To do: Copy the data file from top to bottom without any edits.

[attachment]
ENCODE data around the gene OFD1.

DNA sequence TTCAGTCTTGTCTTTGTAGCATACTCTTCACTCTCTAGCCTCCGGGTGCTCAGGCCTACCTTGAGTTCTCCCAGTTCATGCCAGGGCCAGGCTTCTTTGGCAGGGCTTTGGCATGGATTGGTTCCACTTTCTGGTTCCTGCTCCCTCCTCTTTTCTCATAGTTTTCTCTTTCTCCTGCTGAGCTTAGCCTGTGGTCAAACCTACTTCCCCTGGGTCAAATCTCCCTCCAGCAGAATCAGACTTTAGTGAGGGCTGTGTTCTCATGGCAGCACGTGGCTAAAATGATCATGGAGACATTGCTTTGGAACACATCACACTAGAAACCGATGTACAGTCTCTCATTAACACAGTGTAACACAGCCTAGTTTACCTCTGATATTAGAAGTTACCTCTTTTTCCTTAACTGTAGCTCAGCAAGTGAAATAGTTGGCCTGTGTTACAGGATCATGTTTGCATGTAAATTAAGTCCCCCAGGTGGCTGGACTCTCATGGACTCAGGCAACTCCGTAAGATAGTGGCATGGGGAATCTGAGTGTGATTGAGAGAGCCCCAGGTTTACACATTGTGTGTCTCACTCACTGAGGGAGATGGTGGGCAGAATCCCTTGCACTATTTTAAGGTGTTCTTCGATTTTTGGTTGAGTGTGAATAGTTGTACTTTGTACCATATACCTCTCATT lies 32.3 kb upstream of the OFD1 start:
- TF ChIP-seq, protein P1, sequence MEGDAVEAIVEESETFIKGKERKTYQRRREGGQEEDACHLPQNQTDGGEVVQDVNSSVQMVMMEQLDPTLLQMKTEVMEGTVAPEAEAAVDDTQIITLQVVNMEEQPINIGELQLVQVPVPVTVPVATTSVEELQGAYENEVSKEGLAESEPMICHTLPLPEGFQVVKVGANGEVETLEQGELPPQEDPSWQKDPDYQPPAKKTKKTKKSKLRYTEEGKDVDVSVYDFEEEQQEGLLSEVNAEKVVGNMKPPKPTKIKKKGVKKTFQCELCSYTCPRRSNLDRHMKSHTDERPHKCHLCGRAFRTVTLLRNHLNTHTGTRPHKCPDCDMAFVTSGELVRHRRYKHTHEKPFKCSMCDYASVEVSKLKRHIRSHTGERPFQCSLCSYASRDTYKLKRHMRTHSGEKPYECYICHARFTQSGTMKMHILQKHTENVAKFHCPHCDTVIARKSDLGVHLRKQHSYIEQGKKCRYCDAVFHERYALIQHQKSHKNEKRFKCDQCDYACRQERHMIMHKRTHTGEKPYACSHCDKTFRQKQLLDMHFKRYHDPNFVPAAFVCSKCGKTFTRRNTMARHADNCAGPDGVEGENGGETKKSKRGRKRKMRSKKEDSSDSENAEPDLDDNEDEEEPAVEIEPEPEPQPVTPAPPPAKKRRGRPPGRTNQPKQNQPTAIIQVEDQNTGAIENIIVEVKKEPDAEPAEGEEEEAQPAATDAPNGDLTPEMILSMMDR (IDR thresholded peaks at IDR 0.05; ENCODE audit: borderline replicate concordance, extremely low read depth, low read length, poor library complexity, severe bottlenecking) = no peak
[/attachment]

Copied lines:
ENCODE data around the gene OFD1.

DNA sequence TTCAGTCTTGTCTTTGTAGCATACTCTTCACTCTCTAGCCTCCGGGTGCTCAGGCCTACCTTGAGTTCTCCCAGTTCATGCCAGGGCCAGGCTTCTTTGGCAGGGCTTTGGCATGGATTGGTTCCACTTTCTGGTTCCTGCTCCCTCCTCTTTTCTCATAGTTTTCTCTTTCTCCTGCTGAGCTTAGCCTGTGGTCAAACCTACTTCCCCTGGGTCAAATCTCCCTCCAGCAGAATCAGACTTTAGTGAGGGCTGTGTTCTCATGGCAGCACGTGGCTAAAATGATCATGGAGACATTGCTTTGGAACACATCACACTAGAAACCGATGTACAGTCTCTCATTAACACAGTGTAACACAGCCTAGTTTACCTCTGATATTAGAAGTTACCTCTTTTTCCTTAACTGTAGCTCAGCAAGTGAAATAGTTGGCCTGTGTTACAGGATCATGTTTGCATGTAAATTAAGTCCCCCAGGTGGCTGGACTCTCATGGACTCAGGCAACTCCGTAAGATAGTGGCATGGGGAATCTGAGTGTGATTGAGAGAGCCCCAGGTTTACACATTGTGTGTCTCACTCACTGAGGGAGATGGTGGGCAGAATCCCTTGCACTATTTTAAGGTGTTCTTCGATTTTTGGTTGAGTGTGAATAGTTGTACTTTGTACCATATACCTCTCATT lies 32.3 kb upstream of the OFD1 start:
- TF ChIP-seq, protein P1, sequence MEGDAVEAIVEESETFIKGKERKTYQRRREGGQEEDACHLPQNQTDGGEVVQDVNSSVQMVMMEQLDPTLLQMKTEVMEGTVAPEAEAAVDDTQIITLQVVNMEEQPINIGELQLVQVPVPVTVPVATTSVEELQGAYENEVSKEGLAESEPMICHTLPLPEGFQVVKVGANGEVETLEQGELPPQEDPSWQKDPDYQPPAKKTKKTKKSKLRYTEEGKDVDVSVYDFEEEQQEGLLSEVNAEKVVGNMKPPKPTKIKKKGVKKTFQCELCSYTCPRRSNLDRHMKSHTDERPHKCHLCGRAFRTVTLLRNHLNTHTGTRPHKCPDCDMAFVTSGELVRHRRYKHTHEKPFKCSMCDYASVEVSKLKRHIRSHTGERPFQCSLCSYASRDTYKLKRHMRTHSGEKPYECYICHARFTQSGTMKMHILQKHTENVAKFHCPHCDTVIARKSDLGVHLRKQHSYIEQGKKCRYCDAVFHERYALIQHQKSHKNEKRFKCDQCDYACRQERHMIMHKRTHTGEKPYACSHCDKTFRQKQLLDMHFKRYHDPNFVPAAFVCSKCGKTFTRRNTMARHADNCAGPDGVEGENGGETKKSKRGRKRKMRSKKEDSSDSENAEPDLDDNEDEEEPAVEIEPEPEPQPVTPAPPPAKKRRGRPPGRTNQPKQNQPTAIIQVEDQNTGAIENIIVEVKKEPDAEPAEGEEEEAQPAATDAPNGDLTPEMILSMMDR (IDR thresholded peaks at IDR 0.05; ENCODE audit: borderline replicate concordance, extremely low read depth, low read length, poor library complexity, severe bottlenecking) = no peak